335 9.1 Deglutition and Mastication

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  1. mastication
    process of preparing food for swallowing
  2. masication includes
    • moving unchewed food onto grinding surface of the teeth
    • chewing the food
    • mixing it with saliva in preparation for swallowing
  3. deglutition
    the process of swallowing
  4. deglutition characteristics
    • a basic biological function
    • occurs hundreds of times a day
    • present in utero 10-11 wekks, first trimester
  5. disorders of swallowing
  6. four stages of swallowing
    • voluntary: oral preparatory stage and oral stage
    • involuntary: pharyngeal and esophageal
  7. oral preparatory stage
    • food is prepared for swallowing
    • is voluntary yet is done automatically without conscious effort
  8. labial seal
    to keep food in the mouth (orbicularis oris)
  9. bolus
    • mass of chewed food formed into a all to be swallowed
    • Salivary glands secrete saliva into oral cavity to help form mass of food into bolus
    • X, XI keeping bolus in mouth
  10. oral preparatory stage functions
    • bolus is being formed by chewing (V Trigeminal - mandibular muscles)
    • Buccal tension (Buccinator and Risorius)
    • VII keeps food from passing into spaces btw the teeth and cheeks
    • velum is depressed
    • airway open for respiration
    • X larynx abducted (posterior cricoarytenoid muscles)
  11. oral stage
    • begins when bolus has been chewed and is ready to be swallowed or when liquid is on tongue
    • lingual peristalsis then begins to push bolus to back of mouth (XII hypoglossal)
    • abterior tongue elevates to hard palate
    • central tongue groove contains bolus and margins (sides) of tongue are down
    • bolus squeezed to back toward the faucial pillars
    • contact with faucial arches triggers the swallow reflex (IX)
  12. oral stage time
    • total transit time to move bolus to back of mouth is < 1 sec
    • this is known as oral transit time
  13. pharyngeal stage begins
    when swallowing become reflexive (faucial pillars)
  14. pharyngeal stage
    • complex sequence of reflexes
    • begins when reflex is triggered
    • total transit time from faucial arches to esophagus is < 1 sec
    • four movements occur simultaneuosly
  15. movements of the pharyngeal stage
    • elevation and retraction of velum (prevents nasal regurgitation) X, XI - levator veli palatini
    • oral and nasal cavities are ow separate
    • food now entering pharynx
    • airway must be protected to prevent aspiration
    • pharyngeal peristalsis - muscles the squeeze or help with movement of the bolus - superior, middle, and inferior pharyngeal constrictors contrat the bolus down the pharynx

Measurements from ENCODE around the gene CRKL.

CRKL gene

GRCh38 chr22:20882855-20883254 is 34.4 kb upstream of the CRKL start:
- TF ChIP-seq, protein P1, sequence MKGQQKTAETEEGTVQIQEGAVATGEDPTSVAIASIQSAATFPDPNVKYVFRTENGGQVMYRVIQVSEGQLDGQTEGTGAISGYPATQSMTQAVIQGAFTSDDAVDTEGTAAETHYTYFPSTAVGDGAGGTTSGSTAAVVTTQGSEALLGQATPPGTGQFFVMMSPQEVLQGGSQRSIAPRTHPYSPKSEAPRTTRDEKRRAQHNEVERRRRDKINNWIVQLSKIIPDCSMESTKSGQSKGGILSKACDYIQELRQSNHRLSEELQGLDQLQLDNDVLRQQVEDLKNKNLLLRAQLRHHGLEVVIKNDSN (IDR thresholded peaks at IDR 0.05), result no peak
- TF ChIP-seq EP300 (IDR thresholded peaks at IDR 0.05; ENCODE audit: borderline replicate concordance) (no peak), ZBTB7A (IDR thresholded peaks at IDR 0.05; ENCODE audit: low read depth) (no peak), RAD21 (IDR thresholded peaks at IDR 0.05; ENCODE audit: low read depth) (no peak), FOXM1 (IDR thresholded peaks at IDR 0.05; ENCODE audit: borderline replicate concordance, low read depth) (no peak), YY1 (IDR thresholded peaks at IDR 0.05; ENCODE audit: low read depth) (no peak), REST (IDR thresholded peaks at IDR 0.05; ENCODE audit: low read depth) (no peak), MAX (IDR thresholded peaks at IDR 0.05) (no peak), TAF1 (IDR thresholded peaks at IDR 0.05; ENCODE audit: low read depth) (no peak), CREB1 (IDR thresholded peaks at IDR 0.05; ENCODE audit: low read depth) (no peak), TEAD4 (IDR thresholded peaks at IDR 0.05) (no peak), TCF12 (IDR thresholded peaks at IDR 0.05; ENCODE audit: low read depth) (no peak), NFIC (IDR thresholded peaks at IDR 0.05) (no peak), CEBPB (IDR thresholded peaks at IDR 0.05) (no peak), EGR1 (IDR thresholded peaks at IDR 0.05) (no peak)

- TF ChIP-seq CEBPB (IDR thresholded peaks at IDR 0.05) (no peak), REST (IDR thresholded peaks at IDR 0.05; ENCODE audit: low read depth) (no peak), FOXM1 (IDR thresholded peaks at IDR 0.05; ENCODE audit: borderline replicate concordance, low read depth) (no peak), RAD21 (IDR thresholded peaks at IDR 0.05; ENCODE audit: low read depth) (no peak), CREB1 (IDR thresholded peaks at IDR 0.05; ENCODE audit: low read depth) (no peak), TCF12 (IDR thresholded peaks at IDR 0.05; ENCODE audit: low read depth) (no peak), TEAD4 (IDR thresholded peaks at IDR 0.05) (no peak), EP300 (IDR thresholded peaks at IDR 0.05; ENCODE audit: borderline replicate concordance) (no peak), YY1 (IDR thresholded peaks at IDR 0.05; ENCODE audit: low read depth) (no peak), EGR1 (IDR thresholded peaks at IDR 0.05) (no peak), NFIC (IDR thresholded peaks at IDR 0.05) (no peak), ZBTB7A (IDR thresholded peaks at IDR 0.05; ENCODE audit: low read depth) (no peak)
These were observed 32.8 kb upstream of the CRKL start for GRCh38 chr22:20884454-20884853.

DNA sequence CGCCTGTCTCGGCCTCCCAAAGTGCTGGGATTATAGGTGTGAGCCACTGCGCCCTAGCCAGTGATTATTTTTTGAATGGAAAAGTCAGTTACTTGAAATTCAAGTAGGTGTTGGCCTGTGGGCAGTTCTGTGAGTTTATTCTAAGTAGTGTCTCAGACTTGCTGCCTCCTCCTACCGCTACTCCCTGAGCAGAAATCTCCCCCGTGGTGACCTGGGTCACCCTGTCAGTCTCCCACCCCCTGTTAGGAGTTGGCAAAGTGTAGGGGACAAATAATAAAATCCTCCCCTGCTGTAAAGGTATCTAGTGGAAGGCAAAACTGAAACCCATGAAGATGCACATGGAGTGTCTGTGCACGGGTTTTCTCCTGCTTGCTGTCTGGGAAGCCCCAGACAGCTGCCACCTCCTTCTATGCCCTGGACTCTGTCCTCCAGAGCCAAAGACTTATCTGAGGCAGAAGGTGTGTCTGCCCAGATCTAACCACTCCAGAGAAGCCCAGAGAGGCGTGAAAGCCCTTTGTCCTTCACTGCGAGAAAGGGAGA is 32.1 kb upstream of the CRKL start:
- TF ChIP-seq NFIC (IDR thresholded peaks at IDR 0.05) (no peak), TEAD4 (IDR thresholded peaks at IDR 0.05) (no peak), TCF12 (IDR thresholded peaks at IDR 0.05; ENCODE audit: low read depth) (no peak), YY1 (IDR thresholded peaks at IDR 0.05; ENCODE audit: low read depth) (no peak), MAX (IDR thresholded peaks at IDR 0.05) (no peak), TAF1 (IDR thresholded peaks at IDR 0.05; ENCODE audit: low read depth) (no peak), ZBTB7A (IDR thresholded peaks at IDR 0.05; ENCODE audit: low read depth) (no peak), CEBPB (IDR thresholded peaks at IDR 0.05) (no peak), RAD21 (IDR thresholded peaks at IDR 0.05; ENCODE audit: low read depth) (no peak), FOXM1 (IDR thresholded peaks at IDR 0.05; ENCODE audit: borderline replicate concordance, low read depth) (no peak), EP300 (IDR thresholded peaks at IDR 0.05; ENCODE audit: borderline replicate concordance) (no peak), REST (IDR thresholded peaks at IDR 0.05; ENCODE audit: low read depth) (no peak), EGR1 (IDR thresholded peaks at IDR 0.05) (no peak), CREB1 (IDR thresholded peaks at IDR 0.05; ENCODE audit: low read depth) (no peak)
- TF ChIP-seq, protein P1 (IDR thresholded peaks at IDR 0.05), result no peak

• elevation and closure of the larynx
    • relaxation of upper esophageal shpincter (cricopharyngeus muscle to allow food into the esophagus)
  16. upper esophageal sphincter
    • cricopharyngeus muscle
    • nrmally closed/sealed shut so now must relax/open
  17. 4 levels of closure of the vocal folds/larynx
    • 1. true vocal folds (ones used to create voice)
    • 2. false vocal folds (ventricular vocal folds - not used for speech)
    • 3. aryepiglottis folds
    • 4. epiglottis
    • these always close in this order - from bottom to top
  18. esophageal stage
    • perstalsis and gravity
    • total transit time from top of esophagus to stomach is 8 - 20 seconds
    • this is the stage that SLPs do not deal with
  19. modified barium swallow study
    what is it
    • videofluoroscopic study
    • diagnostic x-ray to examine oral, oral prepatpry and pharyngeal stages of the swallow
  20. modified barium swalllow study
    who is present
    • uses different consistencies ofliquids and solid mixed with barium (radio-opaque substance)
    • SLP, radiologist and doctor are present at time of x-ray
  21. will everyone with dysphagia have a modified barium study done?
    no, many time the SLP will do a bed side evaluation, which is were they watch the throat and feel and see the person's reaction to different foods.
  22. most ppl with dysphagia have a hard time with
    • thin liquids (water, coffee, milk, etc.)
    • a powder can be used to thicken these into a different consistency (4 consistencies)
  23. ppl who refuse the modified diet must
    sign a waiver
  24. deficits of the oral prepatory stage
    • loss of sensation and awareness
    • weak buccal musculature leads to pocketing of food in lateral and anterior sulci
    • weak lingual muscles lead to poor mixture of saliva with food
    • lingual Istasis = food remaining on tongue following the swallow
    • difficulty pressing bolus to the hard palate
    • food escaping into pharynx prior ot the pharyngeal swallow reflex if the velum is not dow/depressed
  25. what is our biggest concern for individuals with dysphagia
    aspiration pneumonia
  26. deficits of the oral stage
    • motor and sensory dysfunction
    • significant increase in oral transit time
    • food may remain on tongue and/or hard palate following transit
    • difficulty initiating a swallow
  27. what treatment is used for the deficits of the oral stage
    • thermal stimulation
    • effectiveness is debated
  28. deficcits of the pharyngeal stage
    • slow velar leads to nasal regurgitation
    • reduced function of the pharyngeal constrictors leads to a slowed pharyngeal transit time of the bolus
    • residue left in the valleculae and pyriform sinuses which can lead to aspiration
    • if hyoid bone and larynx do not elevate, there is a loss of airway protection and an increase risk of aspiration
  29. valleculae location
    in front of epiglottis and behind tongue
  30. pyriform sinuses location
    two grooves on either side of the cricopharyngeus muscle
Card Set:
335 9.1 Deglutition and Mastication
2012-03-26 15:56:04
deglutition mastication

deglutition and mastication
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